For languages that don't support operator
overloading, equivalent static (**Shared** in Visual Basic) methods are supplied.

Operator | Static method equivalent | Description |
---|---|---|

+x | (no equivalent) | Returns the floating-point number x. |

-x | Returns the negation of the floating-point number x. | |

x1 + x2 | BigFloat.Add(x1, x2) | Adds the floating-point numbers x1 and x2. |

x + a | BigFloat.Add(x, a) | Adds the floating-point number x and the real number a. |

a + x | BigFloat.Add(a, x) | Adds the real number a to the floating-point number x. |

x++ | (no equivalent) | Increments the floating-point number x by one. |

x1 - x2 | BigFloat.Subtract(x1, x2) | Subtracts the floating-point numbers x1 and x2. |

x - a | BigFloat.Subtract(x, a) | Subtracts the real number a from the floating-point number x. |

a - x | BigFloat.Subtract(a, x) | Subtracts the floating-point number x from the real number a. |

x-- | (no equivalent) | Decrements the floating-point number x by one. |

x1 * x2 | BigFloat.Multiply(x1, x2) | Multiplies the floating-point numbers x1 and x2. |

x * a | BigFloat.Multiply(x, a) | Multiplies the floating-point number x and the real number a. |

a * x | BigFloat.Multiply(a, x) | Multiplies the real number a and the floating-point number x. |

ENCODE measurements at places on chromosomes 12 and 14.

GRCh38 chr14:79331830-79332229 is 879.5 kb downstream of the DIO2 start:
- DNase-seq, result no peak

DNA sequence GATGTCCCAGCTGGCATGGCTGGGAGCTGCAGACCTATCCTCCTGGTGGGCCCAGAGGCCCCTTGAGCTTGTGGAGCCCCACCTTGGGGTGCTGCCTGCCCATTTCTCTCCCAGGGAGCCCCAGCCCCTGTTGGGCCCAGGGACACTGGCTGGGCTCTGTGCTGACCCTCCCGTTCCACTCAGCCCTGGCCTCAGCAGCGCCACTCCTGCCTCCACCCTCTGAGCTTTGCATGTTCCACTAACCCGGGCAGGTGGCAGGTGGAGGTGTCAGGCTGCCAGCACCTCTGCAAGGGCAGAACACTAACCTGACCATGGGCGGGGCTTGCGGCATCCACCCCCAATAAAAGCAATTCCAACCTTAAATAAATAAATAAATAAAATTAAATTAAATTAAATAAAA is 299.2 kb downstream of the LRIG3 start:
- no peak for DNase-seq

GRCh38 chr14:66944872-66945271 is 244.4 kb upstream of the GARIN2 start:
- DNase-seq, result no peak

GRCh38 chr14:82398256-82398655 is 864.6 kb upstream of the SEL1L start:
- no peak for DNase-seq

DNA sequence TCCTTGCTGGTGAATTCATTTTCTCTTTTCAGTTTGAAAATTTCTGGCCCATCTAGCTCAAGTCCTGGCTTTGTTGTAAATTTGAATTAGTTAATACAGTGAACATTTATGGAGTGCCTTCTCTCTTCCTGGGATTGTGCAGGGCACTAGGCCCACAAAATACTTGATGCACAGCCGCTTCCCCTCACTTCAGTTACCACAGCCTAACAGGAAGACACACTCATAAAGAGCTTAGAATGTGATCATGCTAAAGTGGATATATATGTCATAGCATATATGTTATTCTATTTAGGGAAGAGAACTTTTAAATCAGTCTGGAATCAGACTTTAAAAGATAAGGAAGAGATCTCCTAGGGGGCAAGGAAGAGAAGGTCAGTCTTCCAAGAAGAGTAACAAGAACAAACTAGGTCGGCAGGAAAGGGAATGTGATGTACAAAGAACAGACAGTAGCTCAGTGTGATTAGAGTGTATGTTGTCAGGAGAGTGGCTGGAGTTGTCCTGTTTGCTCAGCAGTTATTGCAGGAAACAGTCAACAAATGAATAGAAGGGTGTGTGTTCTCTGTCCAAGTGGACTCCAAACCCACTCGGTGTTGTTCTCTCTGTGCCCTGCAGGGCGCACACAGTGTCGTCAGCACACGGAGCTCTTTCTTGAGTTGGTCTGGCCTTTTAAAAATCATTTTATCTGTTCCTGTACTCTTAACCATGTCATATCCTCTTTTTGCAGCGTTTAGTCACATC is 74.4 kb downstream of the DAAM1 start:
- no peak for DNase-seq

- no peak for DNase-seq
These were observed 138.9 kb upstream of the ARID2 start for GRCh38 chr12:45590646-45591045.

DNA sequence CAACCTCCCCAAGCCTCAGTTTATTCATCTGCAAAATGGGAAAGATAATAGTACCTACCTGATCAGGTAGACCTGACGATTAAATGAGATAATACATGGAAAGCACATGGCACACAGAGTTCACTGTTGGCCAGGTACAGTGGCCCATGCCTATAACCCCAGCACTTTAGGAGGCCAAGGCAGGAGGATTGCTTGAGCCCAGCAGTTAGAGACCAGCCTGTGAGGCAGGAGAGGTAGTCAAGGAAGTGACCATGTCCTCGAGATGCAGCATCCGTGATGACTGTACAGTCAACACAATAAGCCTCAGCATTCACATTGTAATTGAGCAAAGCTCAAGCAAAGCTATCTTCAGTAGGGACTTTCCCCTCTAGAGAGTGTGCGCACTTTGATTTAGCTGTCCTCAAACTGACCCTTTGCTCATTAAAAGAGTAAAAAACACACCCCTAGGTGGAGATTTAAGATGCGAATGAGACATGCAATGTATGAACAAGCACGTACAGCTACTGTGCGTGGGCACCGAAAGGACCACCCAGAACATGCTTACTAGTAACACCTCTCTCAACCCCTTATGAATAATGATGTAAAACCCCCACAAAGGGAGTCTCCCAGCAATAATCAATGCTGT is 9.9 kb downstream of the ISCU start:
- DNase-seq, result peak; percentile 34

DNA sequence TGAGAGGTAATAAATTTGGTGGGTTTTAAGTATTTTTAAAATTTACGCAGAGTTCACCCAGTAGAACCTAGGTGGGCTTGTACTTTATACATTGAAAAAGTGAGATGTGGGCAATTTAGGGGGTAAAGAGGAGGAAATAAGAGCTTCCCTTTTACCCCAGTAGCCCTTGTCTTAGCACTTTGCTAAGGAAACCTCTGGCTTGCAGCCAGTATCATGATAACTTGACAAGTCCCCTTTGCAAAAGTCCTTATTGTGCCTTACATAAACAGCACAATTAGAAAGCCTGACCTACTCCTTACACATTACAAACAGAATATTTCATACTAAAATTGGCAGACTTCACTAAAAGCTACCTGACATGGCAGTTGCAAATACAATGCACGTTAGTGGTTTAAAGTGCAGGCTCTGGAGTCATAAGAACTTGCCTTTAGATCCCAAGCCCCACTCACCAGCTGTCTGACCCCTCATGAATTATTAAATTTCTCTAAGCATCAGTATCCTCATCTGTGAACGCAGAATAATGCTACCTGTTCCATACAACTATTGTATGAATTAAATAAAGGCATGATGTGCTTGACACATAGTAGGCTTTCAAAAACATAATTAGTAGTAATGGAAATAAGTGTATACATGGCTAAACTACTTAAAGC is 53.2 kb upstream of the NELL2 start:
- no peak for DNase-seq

x1 / x2 | BigFloat.Divide(x1, x2) | Divides the floating-point number x1 by x2. |

x / a | BigFloat.Divide(x, a) | Divides the floating-point number x by the real number a. |

a / x | BigFloat.Divide(a, x) | Divides the real number a by the floating-point number x. |

In addition, the relational operators are also available. In a language that does not support custom operators, the Equals or CompareTo method can be used.

```
BigFloat d = BigFloat.Exp(1);
BigFloat e = BigFloat.Log(2);
BigFloat f = 2 - 3 * (d + e);
```

#### Functions of floating-point numbers

TheBigFloattype defines static methods for the most common mathematical functions of floating-point numbers, including: logarithmic, exponential, trigonometric and hyperbolic functions.

The tables below summarize these methods, and their meaning. Each of these methods is overloaded: two parameters are available that can be used to specify the rounding mode and accuracy goal used to compute the result.

Method | Description |
---|---|

The absolute value of the floating point number x. | |

The floating point number x with its sign changed to match y. | |

The largest integer less than or equal to the floating-point number x. | |

The smallest integer greater than or equal to the floating-point number x. | |